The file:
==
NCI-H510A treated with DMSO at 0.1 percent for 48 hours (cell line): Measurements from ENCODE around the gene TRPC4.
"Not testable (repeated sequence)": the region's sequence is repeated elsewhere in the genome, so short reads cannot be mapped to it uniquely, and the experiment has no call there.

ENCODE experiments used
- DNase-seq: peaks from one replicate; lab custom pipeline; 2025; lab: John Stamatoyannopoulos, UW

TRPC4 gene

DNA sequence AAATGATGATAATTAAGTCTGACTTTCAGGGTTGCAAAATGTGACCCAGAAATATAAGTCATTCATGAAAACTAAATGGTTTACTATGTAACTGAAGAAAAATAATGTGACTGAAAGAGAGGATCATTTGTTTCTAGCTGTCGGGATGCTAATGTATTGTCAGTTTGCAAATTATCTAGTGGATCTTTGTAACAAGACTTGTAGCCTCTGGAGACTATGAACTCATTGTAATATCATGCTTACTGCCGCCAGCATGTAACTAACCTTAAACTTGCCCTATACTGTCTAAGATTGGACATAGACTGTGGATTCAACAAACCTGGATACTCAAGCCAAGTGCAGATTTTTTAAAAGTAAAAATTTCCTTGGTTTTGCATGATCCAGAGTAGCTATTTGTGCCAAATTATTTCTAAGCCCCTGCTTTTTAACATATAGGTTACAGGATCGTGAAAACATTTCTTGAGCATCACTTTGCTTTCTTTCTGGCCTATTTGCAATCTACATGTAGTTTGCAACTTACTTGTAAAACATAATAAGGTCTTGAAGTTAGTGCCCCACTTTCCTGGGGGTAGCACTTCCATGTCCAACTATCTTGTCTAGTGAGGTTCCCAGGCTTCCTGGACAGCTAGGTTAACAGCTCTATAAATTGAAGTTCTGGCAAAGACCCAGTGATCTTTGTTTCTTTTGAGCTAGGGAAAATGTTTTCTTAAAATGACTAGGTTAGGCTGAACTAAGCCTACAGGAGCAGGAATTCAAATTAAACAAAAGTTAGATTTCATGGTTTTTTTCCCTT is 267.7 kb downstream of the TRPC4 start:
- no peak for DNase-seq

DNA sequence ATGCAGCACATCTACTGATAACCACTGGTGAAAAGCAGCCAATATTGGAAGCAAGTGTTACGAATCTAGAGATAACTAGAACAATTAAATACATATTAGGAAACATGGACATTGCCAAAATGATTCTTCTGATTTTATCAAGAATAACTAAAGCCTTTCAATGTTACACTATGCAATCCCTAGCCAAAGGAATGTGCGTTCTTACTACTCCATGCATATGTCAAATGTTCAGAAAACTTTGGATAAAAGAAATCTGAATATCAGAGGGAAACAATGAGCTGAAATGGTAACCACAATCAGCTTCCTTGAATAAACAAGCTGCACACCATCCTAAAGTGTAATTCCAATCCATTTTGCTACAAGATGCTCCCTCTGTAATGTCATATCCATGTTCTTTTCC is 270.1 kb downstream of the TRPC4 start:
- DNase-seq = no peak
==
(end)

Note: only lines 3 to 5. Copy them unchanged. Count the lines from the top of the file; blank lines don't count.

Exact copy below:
ENCODE experiments used
- DNase-seq: peaks from one replicate; lab custom pipeline; 2025; lab: John Stamatoyannopoulos, UW

TRPC4 gene